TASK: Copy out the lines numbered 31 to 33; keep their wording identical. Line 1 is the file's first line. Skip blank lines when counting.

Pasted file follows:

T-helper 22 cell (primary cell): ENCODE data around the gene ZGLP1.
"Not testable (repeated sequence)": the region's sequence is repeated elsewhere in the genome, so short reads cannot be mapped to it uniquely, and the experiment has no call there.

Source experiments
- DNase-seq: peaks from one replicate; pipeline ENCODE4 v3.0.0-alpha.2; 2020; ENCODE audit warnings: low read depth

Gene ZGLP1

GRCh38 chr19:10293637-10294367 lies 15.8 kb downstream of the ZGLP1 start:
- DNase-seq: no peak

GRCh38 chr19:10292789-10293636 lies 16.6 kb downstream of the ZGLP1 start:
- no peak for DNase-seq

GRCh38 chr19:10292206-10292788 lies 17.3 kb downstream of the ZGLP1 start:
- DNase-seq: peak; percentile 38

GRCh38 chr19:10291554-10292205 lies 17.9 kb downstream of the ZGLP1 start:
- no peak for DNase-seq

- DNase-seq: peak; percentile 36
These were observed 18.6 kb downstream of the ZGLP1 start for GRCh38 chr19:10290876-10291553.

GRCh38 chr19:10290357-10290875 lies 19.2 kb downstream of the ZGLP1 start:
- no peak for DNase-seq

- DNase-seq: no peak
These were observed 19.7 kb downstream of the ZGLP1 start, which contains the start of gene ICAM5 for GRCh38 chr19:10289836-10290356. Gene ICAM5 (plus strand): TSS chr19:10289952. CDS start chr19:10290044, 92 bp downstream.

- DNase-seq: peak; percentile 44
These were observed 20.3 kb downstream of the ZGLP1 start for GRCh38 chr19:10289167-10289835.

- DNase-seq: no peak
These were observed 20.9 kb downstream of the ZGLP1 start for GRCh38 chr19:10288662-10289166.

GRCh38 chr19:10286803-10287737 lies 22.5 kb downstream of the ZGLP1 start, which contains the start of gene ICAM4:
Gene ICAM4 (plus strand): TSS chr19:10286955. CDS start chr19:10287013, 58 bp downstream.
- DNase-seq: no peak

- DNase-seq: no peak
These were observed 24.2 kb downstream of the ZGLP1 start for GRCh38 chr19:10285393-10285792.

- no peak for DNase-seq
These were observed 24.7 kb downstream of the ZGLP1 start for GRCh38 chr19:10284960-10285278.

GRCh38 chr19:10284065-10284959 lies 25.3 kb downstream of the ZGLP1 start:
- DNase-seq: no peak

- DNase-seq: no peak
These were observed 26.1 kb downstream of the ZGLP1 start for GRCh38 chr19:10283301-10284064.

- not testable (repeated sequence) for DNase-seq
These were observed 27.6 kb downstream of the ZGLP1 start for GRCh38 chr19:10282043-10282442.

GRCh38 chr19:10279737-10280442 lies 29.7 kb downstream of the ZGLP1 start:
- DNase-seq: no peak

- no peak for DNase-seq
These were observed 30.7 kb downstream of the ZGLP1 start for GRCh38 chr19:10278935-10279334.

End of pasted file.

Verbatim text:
GRCh38 chr19:10284065-10284959 lies 25.3 kb downstream of the ZGLP1 start:
- DNase-seq: no peak

- DNase-seq: no peak